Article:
The Belgium Sheepdog is a common breed. It has four different classifications, but the most popular breed of Belgium Sheepdog is also known by the names, Groenendael and Chien de Berger Belge. He is an elegant muscular usually black dog with lots of intelligence. Belgium Sheepdogs are smart and obedient and do as they are told. If they are trained right, they are a very advanced breed and are very much like humans.
The Belgium Sheepdog is strong and protective. If he is not introduced to other dogs, children, and humans at a young age and socialized a lot, he may become shy or sensitive. This breed should be socialized from the time they are young so that they can learn to trust humans and not be territorial. Training should not be harsh, or they may become uncooperative and a hassle. They may distinctively display herding behavior such as running around in circles and chasing people’s feet. This breed is often considered “impressive” and “knowledgeable”.
This breed is very protective and acts on instinct. They are used mainly with police officers for protection, as guard dogs, and as detection for narcotics. The Belgium Sheepdog is very playful and likes to run a lot. They should have lots of exercise, free time to play, and should never be kenneled or locked up. If they are kenneled or locked away, they may become mischievously sly, often at the owner’s expense. They are watchful, alert, and loyal and are very good companions as well as working dogs.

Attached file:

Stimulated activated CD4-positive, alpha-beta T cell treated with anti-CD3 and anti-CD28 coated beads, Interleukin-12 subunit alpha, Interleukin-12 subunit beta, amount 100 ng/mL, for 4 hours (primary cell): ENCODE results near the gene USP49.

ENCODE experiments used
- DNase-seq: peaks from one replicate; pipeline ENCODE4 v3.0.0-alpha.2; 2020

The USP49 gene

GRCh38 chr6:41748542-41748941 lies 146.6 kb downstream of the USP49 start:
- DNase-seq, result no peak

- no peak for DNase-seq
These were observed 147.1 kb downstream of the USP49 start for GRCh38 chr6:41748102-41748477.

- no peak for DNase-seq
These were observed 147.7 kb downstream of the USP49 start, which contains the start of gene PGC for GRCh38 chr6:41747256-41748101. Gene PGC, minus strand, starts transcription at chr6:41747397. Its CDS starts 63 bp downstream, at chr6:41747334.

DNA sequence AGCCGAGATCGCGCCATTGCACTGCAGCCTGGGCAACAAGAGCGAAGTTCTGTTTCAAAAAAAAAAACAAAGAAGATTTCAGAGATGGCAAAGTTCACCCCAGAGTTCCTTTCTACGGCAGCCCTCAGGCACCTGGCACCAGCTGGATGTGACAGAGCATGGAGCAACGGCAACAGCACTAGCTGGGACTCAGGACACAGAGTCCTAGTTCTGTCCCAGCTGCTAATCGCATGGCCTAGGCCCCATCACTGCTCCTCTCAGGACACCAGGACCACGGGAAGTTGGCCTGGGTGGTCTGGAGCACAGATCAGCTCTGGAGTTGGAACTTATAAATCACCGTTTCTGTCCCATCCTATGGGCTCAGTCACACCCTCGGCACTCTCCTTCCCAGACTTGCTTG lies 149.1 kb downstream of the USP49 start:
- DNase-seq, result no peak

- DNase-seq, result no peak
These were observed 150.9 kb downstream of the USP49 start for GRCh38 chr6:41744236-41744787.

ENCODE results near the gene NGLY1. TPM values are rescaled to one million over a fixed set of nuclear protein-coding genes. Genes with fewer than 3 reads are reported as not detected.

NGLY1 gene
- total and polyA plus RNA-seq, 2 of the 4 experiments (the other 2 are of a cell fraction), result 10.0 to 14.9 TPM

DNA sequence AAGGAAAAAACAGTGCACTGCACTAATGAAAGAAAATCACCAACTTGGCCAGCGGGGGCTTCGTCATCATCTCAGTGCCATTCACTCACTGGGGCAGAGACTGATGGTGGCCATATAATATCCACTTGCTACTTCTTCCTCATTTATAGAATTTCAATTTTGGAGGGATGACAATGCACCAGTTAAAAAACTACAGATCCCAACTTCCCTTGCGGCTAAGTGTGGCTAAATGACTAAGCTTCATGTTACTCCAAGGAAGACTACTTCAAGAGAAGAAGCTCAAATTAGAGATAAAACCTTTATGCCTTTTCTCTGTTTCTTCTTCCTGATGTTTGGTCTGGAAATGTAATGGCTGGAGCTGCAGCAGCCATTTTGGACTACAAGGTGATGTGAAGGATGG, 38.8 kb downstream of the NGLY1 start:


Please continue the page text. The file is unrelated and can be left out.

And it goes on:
|Breed||Belgian Shepherd Dog Groenendael|
|Alternative names||Belgian Groenendael Belgian Sheepdog Belgian Shepherd Dog Belgian Shepherd Groenendael Chien de Berger Belge Groenendael|
|Height (male/female)||24-26 inches (61-66 cm) / 22-24 inches (56-61 cm)|
|Weight (male/female)||65-75 pounds (29.5-34 kg) / 60-70 pounds (27-32 kg)|
|Life expectancy||12-14 years|
The Belgium Sheepdog is muscular and usually black in color. He is not heavy, but very muscular and usually considered to look like a square. His length and width are very comparable and proportioned. The Belgium sheepdog, depending on sex, ranges from 22 inches to 26 inches in height and weighs between 60 and 75 pounds. This breed has pointed and erect ears at all times, showing his alertness. The muzzle is long and tapering with a scissor-like bite underneath tightly drawn lips.
The coat of a Belgium sheepdog is very thick, long, and has a ruff at the neck, resembling a collar. His undercoat is dense, but is soft and smooth. He has a longhaired, feather like tail. The Belgium Sheepdog has deep brown eyes that are almond shaped and a black nose. He has a deep chest and muscular hindquarters, but they should not to be confused as being thick.
Belgium Sheepdogs are considered to have “cat-feet” and lean legs that are parallel to one another. They look athletic, strong, and are proportionate in appearance. His coat is double coated, long and the texture should be hard and dense, never woolly, silky, frizzy, fine, or wiry. Their undercoat should be thick and profuse and if it is not, this is penalized in shows.